There should be a reduction in over-regulation and the administrative burden, as well as less intrusive public services, including the over-crowding of government-linked companies (GLCs) and state-owned enterprises (SOEs) providing a more business-friendly regulatory environment to encourage private investment.
Reducing bureaucracy, red tape and gold-plating as well as addressing skills mismatches and encouraging the deployment of technology and innovation would bring down the cost of doing business.
More private and public investment is needed in areas such as technology and innovation. Additional R&D spending will spark the creation of new technologies, encouraging businesses to invest in new equipment. Funds for Domestic Strategic Investment should focus its interventions on sectors of the future, particularly on Industry 4.0, keep its market-driven emphasis and aim for greater involvement of private funding. Public investment should be better directed to areas that support private-sector activities.
The issue of maintaining competitive neutrality (a “level” playing field”) between private and publicly-owned businesses (GLCs and SOEs) need to be rationally and critically reviewed to enhance efficiency throughout the economy. GLCs and SOEs tend to be concentrated in sectors where natural or legal monopoly is commonplace and should operate in a purely commercial fashion and should compete on an equal basis with other companies. However, in practice, many were given some form of state interventions or subsidies given their blurry lines or competing objectives between performing commercial and non-commercial (social) functions.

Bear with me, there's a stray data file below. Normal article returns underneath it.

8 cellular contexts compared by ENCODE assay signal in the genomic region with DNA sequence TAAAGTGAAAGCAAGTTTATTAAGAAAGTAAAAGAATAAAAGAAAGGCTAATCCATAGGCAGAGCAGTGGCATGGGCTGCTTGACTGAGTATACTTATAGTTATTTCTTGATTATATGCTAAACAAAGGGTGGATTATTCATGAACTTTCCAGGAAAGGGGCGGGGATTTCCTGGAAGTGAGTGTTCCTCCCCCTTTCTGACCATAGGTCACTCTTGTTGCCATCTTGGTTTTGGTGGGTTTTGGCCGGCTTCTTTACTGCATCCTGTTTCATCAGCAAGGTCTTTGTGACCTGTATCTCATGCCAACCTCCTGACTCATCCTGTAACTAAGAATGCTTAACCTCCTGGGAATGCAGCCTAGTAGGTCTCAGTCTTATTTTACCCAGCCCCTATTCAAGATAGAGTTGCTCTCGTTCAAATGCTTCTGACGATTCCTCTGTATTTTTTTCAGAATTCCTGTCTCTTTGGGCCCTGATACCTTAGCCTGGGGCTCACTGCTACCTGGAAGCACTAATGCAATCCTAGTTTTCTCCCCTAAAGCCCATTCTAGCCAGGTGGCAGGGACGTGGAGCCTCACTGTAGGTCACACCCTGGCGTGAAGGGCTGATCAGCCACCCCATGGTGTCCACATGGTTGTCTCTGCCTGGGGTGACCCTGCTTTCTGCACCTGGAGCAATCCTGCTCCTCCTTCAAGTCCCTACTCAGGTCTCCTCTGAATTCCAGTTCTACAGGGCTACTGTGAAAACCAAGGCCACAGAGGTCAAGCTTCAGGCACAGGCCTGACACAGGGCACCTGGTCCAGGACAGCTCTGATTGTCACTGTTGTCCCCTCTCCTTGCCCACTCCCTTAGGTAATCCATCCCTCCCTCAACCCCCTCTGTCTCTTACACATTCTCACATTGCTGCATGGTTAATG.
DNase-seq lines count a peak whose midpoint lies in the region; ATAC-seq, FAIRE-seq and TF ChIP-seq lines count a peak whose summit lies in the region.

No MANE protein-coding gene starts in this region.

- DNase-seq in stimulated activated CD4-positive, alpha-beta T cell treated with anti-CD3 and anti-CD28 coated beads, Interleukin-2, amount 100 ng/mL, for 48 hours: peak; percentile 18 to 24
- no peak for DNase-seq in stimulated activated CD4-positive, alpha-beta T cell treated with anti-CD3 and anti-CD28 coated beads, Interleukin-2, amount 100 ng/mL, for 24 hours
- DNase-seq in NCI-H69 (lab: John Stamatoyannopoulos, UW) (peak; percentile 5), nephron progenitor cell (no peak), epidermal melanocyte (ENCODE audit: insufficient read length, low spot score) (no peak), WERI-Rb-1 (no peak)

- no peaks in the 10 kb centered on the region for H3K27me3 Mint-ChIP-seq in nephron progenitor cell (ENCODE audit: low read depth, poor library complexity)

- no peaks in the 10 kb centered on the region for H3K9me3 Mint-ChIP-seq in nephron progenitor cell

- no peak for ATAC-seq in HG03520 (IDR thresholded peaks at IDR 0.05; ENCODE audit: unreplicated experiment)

Implementing competitive neutrality not only helps to minimise the risk of crowding out competitive activities and encourage private investment, but also ensures the optimality of public resources.
Another area of reform to scale up the private sector’s participation in economic activities is to promote competitive and non-discriminatory public procurement to ensure that resources flow to those sectors that can make best use of them.
While not a new concept, public-private partnerships (PPPs) can be further enhanced as an effective tool to harness both public and private sector resources in implementing projects such as infrastructure and public amenities. This will be enhanced through the establishment of an independent oversight body, which is tasked to evaluate, oversee and monitor the implementation of PPPs to ensure that resources are optimally utilized and the provision of services is at a reasonable cost without incurring a huge fiscal cost. A mechanism should be established to ensure reasonable returns for private investors, as well as risk sharing between the public and private sectors when taking part in PPP projects.
Reforms in private capital investment directed at upgrading the manufacturing industry to promote high-end and deepen value creation with domestic industries are needed. An Industry Adjustment Fund should be tailored to lure private investment into strategic emerging industries driven by newer technologies, innovation and knowledge. These include defence technology, climate equipment, aerospace, automotive, low-cost and green processes, medical devices and modern agriculture.